Adnen Abdessaied


2022

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Video Language Co-Attention with Multimodal Fast-Learning Feature Fusion for VideoQA
Adnen Abdessaied | Ekta Sood | Andreas Bulling
Proceedings of the 7th Workshop on Representation Learning for NLP

We propose the Video Language Co-Attention Network (VLCN) – a novel memory-enhanced model for Video Question Answering (VideoQA). Our model combines two original contributions”:" A multi-modal fast-learning feature fusion (FLF) block and a mechanism that uses self-attended language features to separately guide neural attention on both static and dynamic visual features extracted from individual video frames and short video clips. When trained from scratch, VLCN achieves competitive results with the state of the art on both MSVD-QA and MSRVTT-QA with 38.06% and 36.01% test accuracies, respectively. Through an ablation study, we further show that FLF improves generalization across different VideoQA datasets and performance for question types that are notoriously challenging in current datasets, such as long questions that require deeper reasoning as well as questions with rare answers.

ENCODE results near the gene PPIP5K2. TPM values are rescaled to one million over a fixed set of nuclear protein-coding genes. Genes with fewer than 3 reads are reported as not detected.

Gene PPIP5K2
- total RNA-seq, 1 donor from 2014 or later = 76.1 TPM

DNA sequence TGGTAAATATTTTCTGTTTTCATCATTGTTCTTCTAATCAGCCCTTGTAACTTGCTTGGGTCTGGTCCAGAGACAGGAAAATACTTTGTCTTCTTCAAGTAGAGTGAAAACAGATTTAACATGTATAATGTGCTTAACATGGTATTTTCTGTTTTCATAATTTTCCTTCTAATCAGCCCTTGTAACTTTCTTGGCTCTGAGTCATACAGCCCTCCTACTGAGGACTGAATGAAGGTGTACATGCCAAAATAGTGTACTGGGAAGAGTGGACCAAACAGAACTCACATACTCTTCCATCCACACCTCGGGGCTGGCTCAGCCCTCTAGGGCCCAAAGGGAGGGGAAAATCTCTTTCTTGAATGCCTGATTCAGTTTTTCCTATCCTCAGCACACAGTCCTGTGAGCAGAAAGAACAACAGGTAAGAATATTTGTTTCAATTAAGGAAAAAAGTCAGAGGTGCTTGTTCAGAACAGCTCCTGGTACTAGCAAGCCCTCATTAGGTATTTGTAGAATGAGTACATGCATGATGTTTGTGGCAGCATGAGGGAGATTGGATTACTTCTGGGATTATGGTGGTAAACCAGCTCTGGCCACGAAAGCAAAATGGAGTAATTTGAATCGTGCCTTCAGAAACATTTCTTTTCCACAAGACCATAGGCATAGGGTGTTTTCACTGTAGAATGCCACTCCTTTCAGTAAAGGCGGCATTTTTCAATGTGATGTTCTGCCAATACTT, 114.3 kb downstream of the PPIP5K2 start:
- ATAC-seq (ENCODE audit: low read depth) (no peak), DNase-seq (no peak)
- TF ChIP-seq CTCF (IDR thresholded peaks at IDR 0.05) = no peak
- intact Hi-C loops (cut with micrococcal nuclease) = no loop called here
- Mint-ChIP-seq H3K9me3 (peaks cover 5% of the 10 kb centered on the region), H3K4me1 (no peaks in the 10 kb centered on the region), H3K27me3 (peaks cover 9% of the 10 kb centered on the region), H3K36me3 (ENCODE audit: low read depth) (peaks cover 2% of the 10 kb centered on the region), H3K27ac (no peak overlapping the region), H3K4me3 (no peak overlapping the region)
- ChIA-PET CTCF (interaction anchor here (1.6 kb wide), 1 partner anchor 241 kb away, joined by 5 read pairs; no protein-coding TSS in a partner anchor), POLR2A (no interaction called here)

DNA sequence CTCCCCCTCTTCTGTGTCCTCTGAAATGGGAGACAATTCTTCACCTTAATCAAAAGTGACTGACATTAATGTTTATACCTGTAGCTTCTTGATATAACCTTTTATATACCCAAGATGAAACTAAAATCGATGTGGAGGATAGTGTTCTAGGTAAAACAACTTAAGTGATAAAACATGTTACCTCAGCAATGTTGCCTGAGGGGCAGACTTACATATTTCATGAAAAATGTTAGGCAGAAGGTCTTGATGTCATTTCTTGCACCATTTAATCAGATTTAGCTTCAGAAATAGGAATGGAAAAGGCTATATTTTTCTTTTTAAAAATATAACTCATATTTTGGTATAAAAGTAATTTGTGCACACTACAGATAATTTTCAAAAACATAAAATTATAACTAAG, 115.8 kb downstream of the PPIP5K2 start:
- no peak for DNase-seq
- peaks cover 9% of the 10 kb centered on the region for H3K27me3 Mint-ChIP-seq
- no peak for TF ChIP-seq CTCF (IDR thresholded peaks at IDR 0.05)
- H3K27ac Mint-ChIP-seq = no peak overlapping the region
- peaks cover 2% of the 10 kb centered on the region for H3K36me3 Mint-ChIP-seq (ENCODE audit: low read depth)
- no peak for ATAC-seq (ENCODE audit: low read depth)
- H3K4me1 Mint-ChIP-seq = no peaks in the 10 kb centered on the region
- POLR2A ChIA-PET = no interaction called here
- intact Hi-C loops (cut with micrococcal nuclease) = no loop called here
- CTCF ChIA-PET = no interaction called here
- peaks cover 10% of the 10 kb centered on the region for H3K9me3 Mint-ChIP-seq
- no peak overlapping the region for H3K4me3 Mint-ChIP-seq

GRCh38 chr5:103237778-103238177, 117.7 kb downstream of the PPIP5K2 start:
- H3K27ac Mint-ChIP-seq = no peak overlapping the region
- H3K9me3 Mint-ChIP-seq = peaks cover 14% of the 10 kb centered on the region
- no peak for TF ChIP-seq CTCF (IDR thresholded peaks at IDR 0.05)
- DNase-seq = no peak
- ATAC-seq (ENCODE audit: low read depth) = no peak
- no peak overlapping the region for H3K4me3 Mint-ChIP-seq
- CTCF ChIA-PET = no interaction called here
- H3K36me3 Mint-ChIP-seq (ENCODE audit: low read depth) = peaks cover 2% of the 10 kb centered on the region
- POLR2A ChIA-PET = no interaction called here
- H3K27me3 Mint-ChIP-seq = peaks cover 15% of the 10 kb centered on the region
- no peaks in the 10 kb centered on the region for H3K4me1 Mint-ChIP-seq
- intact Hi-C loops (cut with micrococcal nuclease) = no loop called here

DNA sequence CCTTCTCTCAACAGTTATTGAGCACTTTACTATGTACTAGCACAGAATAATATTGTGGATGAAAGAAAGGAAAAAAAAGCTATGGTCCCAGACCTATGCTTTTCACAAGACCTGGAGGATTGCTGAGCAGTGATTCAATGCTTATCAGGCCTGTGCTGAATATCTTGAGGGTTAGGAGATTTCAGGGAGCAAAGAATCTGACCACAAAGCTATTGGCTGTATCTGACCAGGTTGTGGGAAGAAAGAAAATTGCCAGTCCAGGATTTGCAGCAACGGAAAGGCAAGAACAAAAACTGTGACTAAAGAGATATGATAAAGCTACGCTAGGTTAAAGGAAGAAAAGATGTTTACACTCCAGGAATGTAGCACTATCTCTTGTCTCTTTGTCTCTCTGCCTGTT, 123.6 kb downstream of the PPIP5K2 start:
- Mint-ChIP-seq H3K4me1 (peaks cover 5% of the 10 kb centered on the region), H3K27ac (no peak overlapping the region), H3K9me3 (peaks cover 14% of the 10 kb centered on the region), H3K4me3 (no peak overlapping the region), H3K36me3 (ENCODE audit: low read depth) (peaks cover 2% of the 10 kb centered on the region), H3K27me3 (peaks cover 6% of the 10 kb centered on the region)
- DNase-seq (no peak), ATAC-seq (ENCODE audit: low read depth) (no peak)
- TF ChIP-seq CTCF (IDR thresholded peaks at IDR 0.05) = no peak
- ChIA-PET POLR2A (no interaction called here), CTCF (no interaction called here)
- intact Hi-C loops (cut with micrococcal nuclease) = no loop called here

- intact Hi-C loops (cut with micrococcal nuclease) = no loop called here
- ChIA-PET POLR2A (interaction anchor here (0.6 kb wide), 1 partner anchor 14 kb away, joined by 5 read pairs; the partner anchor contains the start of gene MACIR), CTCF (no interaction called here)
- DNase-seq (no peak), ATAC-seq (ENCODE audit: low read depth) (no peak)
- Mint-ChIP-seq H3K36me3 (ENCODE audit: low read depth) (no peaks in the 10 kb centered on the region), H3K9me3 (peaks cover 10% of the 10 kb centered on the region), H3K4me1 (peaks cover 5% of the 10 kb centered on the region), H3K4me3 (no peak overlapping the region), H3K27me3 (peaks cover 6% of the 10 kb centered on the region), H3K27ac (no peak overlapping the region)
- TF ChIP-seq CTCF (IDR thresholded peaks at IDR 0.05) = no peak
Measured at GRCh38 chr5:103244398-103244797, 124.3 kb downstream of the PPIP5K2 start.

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Neuro-Symbolic Visual Dialog
Adnen Abdessaied | Mihai Bâce | Andreas Bulling
Proceedings of the 29th International Conference on Computational Linguistics

We propose Neuro-Symbolic Visual Dialog (NSVD) —the first method to combine deep learning and symbolic program execution for multi-round visually-grounded reasoning. NSVD significantly outperforms existing purely-connectionist methods on two key challenges inherent to visual dialog: long-distance co-reference resolution as well as vanishing question-answering performance. We demonstrate the latter by proposing a more realistic and stricter evaluation scheme in which we use predicted answers for the full dialog history when calculating accuracy. We describe two variants of our model and show that using this new scheme, our best model achieves an accuracy of 99.72% on CLEVR-Dialog—a relative improvement of more than 10% over the state of the art—while only requiring a fraction of training data. Moreover, we demonstrate that our neuro-symbolic models have a higher mean first failure round, are more robust against incomplete dialog histories, and generalise better not only to dialogs that are up to three times longer than those seen during training but also to unseen question types and scenes.